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The first excursion out of Occupy Oakland – An Anticapitalist March

From Bay of Rage:

This Friday, Oct 14th, the 5th day of Occupy Oakland, an anti-capitalist bloc led the first march out of Oscar Grant Plaza (Frank Ogawa Plaza). A diverse crowd of at least 200 chanted “Fuck the police, we don’t need ‘em. All we want is total freedom”, “Burn the Banks”, and “ 1, 2, 3, 4 – organize for social war” throughout the demonstration. The march started from 14thand Broadway where we circled around the plaza, stopping at the State Building briefly, and then proceeded to the Oakland city jail by going down Telegraph and then snaking our way through Old Oakland. At the jail, bullhorns, air horns, more chants and announcements of support echoed through the cages inside the stark narrow building. Prisoners inside responded with noise and wild gestures barely visible through the slit windows of the north facing cells. Someone made an announcement about the ongoing hunger strike of over 12,000 prisoners taking place in California prisons and that some of their demands consist of better living conditions, medical care, and an end to solitary confinement.

Joining the march was a significant contingent of members of the local Muslim community who held their Friday prayers shortly before the march set off. An Imam who participated in the march later offered his full support of the Occupation and stressed the importance of solidarity and self-organization. Confrontational rhetoric is too often feared as being alienating to hypothetical communities but, in moments of crisis and revolt, many people are immediately interested in identifying with the radical spirit of the moment. People recognize themselves in the struggles of others and often go beyond what they might deem to be politically acceptable in the normal sense. The once “alienating” slogans of past years, “Occupy Everything” et al, have now become standard and the least controversial of chants.

As the march returned to the occupation, so did the police. They lined themselves along the corner of 14th and Broadway. But it was all in vein. Within minutes, the crowd retreated from the steps of city hall, where they were rallying, and forced the police off the sidewalk and into the street through chants such as “Cops get out!” and “Pigs go home!” They eventually got back into their cruisers and left the occupation.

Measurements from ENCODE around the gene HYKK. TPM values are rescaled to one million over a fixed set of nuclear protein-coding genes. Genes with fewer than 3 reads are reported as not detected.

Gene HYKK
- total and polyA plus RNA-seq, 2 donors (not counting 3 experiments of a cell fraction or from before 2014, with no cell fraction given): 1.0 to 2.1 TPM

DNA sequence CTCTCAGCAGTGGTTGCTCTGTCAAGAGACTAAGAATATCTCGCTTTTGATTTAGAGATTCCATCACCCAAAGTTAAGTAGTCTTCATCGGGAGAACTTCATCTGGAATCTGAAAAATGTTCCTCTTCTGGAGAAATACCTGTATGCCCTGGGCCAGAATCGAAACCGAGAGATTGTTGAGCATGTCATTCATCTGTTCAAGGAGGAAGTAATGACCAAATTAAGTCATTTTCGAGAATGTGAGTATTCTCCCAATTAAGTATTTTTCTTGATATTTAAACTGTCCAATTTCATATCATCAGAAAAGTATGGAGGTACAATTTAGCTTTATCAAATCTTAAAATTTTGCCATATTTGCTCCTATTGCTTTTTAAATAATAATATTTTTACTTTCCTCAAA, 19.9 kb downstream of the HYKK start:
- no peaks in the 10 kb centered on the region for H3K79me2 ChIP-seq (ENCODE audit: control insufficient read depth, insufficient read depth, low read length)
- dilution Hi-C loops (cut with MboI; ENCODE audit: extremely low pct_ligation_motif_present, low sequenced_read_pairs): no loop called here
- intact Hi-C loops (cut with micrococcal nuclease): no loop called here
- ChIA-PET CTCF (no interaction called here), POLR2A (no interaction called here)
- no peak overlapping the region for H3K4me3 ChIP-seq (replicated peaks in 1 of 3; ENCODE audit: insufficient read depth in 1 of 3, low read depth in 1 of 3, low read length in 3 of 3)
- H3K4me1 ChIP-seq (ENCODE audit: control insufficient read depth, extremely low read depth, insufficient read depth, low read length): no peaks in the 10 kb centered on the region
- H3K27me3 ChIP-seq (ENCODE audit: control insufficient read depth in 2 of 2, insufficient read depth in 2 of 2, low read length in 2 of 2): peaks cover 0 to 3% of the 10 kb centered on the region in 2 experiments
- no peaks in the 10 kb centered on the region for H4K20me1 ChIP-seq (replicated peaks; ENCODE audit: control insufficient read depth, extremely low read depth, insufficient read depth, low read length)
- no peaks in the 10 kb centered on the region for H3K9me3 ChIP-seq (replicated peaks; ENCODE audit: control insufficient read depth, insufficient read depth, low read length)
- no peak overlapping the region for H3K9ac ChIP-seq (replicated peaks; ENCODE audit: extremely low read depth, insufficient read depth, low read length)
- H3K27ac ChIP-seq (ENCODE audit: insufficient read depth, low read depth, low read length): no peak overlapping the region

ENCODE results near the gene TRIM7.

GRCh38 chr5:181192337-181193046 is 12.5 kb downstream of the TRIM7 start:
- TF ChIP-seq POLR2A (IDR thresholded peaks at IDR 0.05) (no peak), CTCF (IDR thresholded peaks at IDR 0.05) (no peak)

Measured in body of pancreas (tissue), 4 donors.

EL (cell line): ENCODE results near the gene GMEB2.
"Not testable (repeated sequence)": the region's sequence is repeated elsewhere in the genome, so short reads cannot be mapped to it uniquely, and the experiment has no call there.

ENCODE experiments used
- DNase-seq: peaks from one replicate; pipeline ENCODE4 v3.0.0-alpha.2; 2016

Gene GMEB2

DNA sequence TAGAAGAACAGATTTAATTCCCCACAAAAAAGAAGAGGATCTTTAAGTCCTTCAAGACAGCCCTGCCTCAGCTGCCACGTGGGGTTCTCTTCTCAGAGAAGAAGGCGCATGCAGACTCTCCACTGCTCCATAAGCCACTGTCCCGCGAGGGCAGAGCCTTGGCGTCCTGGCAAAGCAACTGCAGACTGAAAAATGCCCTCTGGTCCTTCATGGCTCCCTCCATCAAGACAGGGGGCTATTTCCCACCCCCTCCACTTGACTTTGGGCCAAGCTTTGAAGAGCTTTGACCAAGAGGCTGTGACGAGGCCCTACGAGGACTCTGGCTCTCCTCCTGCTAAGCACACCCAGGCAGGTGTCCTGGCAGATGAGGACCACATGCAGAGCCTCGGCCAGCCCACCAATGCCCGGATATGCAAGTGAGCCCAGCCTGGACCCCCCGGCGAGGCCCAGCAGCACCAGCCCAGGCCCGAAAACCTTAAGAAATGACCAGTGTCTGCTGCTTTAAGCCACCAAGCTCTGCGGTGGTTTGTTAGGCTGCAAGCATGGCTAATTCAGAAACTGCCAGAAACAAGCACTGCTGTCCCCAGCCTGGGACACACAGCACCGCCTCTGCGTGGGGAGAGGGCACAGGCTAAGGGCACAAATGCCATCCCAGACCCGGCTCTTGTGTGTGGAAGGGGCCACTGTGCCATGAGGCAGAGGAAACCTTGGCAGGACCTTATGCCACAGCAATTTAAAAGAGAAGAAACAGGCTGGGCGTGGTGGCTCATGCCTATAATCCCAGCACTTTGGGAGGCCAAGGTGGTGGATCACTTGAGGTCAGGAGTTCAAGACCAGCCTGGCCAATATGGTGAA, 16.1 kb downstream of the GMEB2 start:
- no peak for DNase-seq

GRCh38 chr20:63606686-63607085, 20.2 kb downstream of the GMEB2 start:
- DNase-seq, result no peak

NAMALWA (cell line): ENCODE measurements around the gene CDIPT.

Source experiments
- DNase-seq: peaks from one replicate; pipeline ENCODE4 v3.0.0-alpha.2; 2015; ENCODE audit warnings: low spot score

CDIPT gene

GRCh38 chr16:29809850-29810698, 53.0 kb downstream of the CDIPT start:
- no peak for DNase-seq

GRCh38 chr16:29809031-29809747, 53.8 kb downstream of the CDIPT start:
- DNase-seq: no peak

Amidst the recent resignation of Oakland Police Chief Anthony Batts, the police appeared as if they were receiving mixed messages through their line of command and to be in disarray as they escorted the march through downtown. In full riot gear, their attempt to appear as peacekeepers and public servants was transparently deceptive. This made it easy for those in the march to maintain a contentious presence – confident and without fear of police intervention, even when the police attempted to block our route to the jail and intimidate people once the march returned to the occupation.

Rather than “mic-checks” (which in our opinion, and apparently in many others’ who are participating in Occupy Oakland, create a space for loud leader-types that falsely alludes to consensus) Occupy Oakland’s general assemblies are facilitated and participated in through an amplified sound system. This is done in defiance of the city’s request that we do not use amplified sound (unlike other occupiers in other cities who have conceded to the demands of local government and police). We mention this to demonstrate the success of having a non-compliance position with those who seek to control and co-opt our efforts. We hope others participating in occupations around North America do the same. Several days earlier, Lupe Fiasco was asked if he would like to say anything after delivering much needed supplies to Occupy Oakland. While he did end up getting coaxed into speaking to the crowd, he initially responded, “Nah. Actions speak louder than words.” This phrase, however vague and over-used, narrates well the overall tone of Occupy Oakland. The ferocity of this first action and the rejection of the use of “mic-checks” demonstrates this perfectly.

A combination of the radical, collective history of Oakland and a consistent agitational force is greatly responsible for the high spirits and confrontational nature of this occupation. Today’s march is inspired by this history as well as young people with fresh ideas informed by their absent future. While the police are forced to adapt to their current circumstance, we have staged an environment that requires its participants to constantly recreate themselves. If not to keep the police on their toes, then to ensure that we are always interacting with one another in reverence to the Town’s history while engaging with the ever-decaying present.

Expect a full analysis and report back of the first week of Occupy Oakland this coming Monday.

With love,

An affinity group within Occupy Oakland

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